A conspiracy to keep women from being beautiful?

By Seth Galinsky
April 6, 2020

Author Sesali Bowen provides a justification for the so-called “beauty” industry in the March 4 New York Times, in the name of opposing what she calls the “shaming” of women who use cosmetic surgery. 

In “What Women Who Criticize Plastic Surgery Don’t See,” Bowen says that from makeup and hair weaves to breast augmentation and lipoplasty, many women have “found ways to leverage those standards … in order to pass, to survive and to thrive.” This is especially necessary, she says, for Black women.  

Bowen complains that plastic surgery “has been oversimplified as unnecessary, self-obsessed and harmful.” She writes off the stories of women who were left disfigured or dead as scare tactics to “shame” those who undergo the surgeon’s knife. They should not have gone to the “black market,” she says. And she ignores the fact that cosmetic surgery is a big business, worth some $20 billion a year. 

There is nothing new in Bowen’s argument. In 1954 a sharp debate broke out in the pages of the Militant, after it published an exposé by Joseph Hansen of the cosmetics industry and how it profits off undermining women’s self-confidence. This debate is available in the book Cosmetics, Fashions, and the Exploitation of Women  by Evelyn Reed, Joseph Hansen and Mary-Alice Waters.  

In the 2010 introduction to the Spanish-language edition of the book, Waters describes the even greater resources devoted by capitalist companies since the 1954 debate to create markets and push the working class to “shop until you drop” — to “need” everything “from must-have cellphones, to the latest model automobiles … [to] an exploding array of ‘cosmetic’ surgeries.”  

“The pressure to be ‘fashionable’ — that is to be ‘employable,’ and attractive to a potential spouse,” Waters writes, “has penetrated even more deeply into the working class.” And the ever-changing “beauty” standards are an integral part of the perpetuation of women’s oppression.

Bowen says women who criticize plastic surgery are “conventionally attractive with flat stomachs and round derrieres,” and have an ulterior motive. They “fear that their pretty privilege — the benefits they get to enjoy for meeting those standards without the help of a doctor — is at risk. If beauty became democratized by more people simply paying surgeons for it, the proverbial finish line gets pushed further away.” Even more women should undergo surgery to even up the competition, she contends.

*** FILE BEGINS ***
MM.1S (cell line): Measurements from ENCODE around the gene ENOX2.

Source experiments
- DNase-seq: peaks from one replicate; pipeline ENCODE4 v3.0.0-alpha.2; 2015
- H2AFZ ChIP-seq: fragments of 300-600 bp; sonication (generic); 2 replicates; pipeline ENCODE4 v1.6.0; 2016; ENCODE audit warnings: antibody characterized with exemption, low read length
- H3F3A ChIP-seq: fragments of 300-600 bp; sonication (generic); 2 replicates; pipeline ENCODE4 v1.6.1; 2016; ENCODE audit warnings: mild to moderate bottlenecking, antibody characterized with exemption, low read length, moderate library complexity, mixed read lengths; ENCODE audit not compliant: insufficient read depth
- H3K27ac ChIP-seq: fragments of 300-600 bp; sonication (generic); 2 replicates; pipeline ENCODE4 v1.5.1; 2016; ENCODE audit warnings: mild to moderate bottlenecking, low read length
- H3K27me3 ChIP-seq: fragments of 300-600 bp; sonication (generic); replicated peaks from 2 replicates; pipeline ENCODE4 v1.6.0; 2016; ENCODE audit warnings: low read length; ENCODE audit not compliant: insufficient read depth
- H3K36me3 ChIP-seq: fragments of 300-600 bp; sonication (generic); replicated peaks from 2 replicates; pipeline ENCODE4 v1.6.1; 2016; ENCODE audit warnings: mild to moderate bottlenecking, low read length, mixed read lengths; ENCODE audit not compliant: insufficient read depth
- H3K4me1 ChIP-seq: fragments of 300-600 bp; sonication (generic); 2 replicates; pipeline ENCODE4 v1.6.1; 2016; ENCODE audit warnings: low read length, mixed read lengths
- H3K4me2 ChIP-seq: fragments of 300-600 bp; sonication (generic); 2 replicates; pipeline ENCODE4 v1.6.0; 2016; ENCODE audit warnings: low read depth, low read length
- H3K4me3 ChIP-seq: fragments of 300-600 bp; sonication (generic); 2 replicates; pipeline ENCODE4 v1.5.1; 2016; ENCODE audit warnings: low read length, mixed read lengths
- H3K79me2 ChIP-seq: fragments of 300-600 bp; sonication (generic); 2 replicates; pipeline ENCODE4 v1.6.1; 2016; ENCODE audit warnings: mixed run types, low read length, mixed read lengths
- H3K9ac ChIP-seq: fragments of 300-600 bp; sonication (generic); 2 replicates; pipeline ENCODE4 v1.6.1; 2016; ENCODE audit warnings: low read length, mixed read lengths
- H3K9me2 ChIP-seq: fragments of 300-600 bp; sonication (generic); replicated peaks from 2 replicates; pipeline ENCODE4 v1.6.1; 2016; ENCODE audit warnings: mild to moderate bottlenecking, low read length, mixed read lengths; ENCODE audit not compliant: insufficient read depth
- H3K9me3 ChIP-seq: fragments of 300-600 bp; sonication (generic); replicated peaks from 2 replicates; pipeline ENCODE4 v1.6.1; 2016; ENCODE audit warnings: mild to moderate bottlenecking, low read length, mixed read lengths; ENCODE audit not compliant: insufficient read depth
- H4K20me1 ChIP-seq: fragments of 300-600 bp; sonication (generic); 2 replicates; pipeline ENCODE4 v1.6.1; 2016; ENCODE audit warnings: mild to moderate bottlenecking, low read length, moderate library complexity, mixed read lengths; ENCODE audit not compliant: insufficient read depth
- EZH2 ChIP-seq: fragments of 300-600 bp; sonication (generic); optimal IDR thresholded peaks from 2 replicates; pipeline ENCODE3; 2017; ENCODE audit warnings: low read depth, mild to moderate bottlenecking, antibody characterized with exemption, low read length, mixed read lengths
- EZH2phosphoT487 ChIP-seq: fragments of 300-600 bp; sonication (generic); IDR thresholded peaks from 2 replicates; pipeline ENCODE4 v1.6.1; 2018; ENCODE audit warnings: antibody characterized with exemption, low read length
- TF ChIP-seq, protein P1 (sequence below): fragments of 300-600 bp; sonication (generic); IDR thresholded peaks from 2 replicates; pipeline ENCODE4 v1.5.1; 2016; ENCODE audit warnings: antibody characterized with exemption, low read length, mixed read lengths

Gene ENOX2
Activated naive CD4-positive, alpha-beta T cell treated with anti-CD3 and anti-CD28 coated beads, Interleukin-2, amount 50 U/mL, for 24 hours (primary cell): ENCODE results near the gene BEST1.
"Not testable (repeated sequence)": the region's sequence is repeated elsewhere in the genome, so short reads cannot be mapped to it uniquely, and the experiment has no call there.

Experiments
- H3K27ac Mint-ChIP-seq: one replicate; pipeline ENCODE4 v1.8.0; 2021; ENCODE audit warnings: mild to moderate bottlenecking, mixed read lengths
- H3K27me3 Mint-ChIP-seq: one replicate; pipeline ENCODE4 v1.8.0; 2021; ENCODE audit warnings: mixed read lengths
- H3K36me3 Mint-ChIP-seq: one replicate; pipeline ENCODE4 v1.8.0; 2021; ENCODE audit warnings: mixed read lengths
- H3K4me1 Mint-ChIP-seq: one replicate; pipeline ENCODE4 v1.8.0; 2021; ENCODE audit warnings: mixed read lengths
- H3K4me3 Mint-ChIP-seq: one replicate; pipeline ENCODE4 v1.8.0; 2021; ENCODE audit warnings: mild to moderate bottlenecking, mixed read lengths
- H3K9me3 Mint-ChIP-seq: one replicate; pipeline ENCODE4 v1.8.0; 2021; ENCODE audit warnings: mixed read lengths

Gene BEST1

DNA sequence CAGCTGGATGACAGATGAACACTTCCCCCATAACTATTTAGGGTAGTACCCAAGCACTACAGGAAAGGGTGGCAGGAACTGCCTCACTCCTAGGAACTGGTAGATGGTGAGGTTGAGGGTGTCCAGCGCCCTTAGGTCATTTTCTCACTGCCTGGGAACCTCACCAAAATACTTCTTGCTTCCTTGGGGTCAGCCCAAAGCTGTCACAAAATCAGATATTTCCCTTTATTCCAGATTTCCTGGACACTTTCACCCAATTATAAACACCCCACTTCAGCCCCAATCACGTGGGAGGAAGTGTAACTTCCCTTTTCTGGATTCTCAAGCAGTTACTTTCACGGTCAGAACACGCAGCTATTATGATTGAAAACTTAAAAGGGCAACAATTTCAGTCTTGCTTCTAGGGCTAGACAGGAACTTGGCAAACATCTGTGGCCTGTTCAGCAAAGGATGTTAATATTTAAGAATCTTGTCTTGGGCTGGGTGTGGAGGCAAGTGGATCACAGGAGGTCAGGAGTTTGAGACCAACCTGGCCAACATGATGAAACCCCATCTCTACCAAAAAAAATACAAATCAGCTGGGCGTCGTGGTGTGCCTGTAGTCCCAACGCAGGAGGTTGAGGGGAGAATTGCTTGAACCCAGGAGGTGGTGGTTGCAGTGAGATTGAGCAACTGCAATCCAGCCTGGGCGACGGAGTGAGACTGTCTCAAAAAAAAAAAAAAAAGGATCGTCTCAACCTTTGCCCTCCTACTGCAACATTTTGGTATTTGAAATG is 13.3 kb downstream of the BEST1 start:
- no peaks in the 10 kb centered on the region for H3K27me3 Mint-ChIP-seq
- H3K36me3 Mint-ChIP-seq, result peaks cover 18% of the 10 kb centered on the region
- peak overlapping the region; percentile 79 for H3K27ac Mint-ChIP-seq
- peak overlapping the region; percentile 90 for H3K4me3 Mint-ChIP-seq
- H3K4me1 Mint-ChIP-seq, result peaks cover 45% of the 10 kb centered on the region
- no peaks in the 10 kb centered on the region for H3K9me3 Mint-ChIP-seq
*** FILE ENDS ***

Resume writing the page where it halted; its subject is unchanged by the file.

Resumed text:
Similar arguments were presented in the 1954 debate. Militant  reader Louise Manning complained that the exposé of the cosmetics industry by Hansen was an affront to the right of working-class women to strive for “some loveliness and beauty in their lives.” And she added, “The wealthy are beautiful because the workers are wretched.” 

Hansen responded that you might as well say that “morality is predominantly monopolized by the wealthy” and that the “wealthy are moral because the workers are immoral.” 

He concluded that “as for so-called ordinary women, whether housewives or workers, I think they are beautiful, no matter how toil worn or seasoned in experience, for they are the ones who will be in the forefront of the struggle to build a new and better world.” Hansen pointed out that standards of beauty and fashion are class questions that cannot be separated from the history of class struggle. 

Today we are living through an intertwined and deepening capitalist economic, social and health crisis. Like in previous crises, the ruling class unleashes a “culture war” aimed at pushing us to accept their dog-eat-dog values.

Given the harsh reality of the competition for jobs, women often give at least token recognition to the dictates of the cosmetic and fashion industries, Reed notes. But that “doesn’t mean that we must accept these edicts and compulsions complacently or without protest.”  

“The workers in the plants are often obliged to accept speedups, pay cuts, and attacks on their unions,” Reed says. “But they always and invariably accept them under protest, under continuing struggle against them, and in a constant movement to oppose their needs and will against their exploiters.” 

Reed concludes that “the class struggle is a movement of opposition, not adaptation, and this holds true not only of the workers in the plants, but of the women as well, both workers and housewives.” That’s as true today as it was during the 1954 debate.